Friday, January 30, 2009, 07:00 PM
Posted by Administrator
Amazing what is possible !
An Apple II and some peripheral stuff, fully equipped, and almost 100% compatible, but not running on old hardware - it can be done with a prototype board (Altera/Terrasic DE1 board).

Alex Freed did that ... his first steps began earlier with his FPGApple, Pseudodisk and other fine ideas, now he began to create an improved version.
See http://mirrow.com/FPGApple/revisited.html for more details.

Wonderful ! If he finishes his implementation of the Z80 part also (to use it with CP/M), for sure I am really interested.

Inspiration comes also from this site:
http://www1.cs.columbia.edu/~sedwards/apple2fpga/ so be curious and take a look also there.

The development board costs about $ 150, this is not too much if all planned functionality can be used.

URL has changed meanwhile, see link at the bottom.
Also, there is another site already offering a full blown Apple IIe in FPGA: http://www.applelogic.org/TheAppleIIE.html
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I managed it to downgrade a Turbo PASCAL (5.5) Source of a Z80 Assembler to a Turbo PASCAL 3.0 version...  
Saturday, January 24, 2009, 10:00 PM
Posted by Administrator
... and it can be compiled on DOS error free. Now I tried it on CP/M 3.0 and guess what happens ?

It was too big, over 50KB size was too much for the Compiler. So I was reminded on these days and the size limitations suddenly again :-(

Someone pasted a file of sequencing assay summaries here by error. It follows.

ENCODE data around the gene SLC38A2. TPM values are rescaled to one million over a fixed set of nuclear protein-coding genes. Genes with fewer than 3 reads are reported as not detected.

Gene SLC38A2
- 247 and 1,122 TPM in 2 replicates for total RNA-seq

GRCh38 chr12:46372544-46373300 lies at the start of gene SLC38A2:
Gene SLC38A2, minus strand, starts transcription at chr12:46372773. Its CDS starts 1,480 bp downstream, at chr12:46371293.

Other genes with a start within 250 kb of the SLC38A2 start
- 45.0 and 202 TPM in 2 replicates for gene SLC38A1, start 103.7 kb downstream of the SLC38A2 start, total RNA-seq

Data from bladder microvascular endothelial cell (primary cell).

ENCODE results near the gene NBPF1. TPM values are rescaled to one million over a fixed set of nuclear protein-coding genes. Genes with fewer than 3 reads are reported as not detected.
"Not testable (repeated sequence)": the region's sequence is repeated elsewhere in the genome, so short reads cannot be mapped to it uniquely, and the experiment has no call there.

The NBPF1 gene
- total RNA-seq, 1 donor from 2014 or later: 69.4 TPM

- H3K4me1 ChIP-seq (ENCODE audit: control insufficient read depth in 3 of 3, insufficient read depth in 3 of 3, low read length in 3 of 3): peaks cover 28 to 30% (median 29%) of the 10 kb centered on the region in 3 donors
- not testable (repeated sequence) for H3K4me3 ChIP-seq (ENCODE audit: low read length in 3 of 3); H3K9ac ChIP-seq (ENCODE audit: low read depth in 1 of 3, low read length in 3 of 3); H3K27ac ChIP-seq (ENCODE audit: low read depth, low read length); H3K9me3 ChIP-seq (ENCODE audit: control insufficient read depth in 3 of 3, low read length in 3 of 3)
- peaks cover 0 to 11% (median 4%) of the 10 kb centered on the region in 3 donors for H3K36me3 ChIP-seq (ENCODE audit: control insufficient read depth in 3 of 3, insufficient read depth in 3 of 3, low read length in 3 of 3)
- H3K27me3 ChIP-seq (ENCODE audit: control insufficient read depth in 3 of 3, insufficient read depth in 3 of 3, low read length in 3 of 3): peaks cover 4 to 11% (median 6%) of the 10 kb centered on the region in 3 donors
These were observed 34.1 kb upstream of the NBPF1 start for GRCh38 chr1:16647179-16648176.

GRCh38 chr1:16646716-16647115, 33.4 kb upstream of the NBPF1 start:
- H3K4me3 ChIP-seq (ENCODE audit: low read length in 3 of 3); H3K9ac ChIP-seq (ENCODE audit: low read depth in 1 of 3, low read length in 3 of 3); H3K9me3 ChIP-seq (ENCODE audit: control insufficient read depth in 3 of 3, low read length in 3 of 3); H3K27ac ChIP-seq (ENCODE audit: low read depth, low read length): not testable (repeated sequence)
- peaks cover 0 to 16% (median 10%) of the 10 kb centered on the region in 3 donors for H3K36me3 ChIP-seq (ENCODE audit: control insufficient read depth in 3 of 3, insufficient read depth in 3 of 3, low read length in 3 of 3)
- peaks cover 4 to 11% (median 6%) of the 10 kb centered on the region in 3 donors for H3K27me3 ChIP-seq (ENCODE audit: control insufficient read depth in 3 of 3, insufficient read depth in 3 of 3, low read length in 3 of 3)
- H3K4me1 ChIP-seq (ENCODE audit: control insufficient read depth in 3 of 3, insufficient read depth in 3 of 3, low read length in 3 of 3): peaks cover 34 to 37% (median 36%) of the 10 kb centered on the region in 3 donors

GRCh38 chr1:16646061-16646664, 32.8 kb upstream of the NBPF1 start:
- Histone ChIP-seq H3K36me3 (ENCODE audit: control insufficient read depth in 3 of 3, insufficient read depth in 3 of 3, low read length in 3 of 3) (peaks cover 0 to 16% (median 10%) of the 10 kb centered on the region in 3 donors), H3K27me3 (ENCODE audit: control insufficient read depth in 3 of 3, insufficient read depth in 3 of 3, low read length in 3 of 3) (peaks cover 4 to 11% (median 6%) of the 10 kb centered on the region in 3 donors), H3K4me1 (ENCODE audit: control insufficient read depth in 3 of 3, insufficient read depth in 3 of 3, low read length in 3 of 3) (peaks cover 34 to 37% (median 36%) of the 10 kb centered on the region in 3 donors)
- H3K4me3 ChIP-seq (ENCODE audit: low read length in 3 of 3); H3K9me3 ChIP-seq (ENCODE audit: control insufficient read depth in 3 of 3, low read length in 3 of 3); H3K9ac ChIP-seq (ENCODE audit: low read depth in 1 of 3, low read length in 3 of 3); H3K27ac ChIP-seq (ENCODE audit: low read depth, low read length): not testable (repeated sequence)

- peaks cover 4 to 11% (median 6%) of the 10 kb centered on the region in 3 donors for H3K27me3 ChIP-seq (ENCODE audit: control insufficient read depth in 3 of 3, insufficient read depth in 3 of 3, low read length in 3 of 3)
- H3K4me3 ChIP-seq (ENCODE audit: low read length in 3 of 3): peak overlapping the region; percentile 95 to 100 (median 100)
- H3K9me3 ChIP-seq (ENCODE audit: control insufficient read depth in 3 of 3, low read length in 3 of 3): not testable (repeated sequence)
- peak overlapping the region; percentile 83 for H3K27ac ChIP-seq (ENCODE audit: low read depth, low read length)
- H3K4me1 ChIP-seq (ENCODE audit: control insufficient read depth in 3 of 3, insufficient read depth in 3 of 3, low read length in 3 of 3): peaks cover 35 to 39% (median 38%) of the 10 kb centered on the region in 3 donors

I am sure it can be stripped from all comments, and also from unnecessary blanks inside the source file, and then it will work even with CP/M again.

Now somebody can ask for the reason I tried this. There are many Z80 Assembler available, and many are very useful and runs smooth.
But there are no source code version of these Assembler available, and even if so, they are written in assembler also, a few in C. But so far I didn't found any source code for Turbo Pascal 3.0, and so it was very exiting for me to get one.

I will try to publish a ready compiled version as soon as I get time to strip that source code down, under DOS (with TP 3.0) it runs already smooth.

Update: You can download the whole package from http://www.z80.eu/downloads/asmz80.zip

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Two interesting pages about the Olivetti M20 - one of the few computer which have a Z8000 and can run CP/M-8000 
Monday, December 15, 2008, 10:25 PM
Posted by Administrator
Full with additional links and infos, more than just a vintage computer museum entry:

http://retrocomputing.altervista.org/m20/m20.html
http://www.retrocomputing.serrantoni.co ... tim20.html

To get an impression from what I'm talking - here's an image from an M20 machine,
running CP/M-8000 (click on the picture to zoom):


The machine was selled in 1982 with PCOS (that's an operating system with cryptic commands, even more cryptic than CP/M was)...

There was an additonal 8086 card available to run MS-DOS, but that's another story.
The cpu was - to document it more accurately - a Zilog 8001, the cpu family is named 'Z8000'.

Still one of the most "rich" web pages about the Olivetti M20 can be found at
http://www.z80ne.com/m20/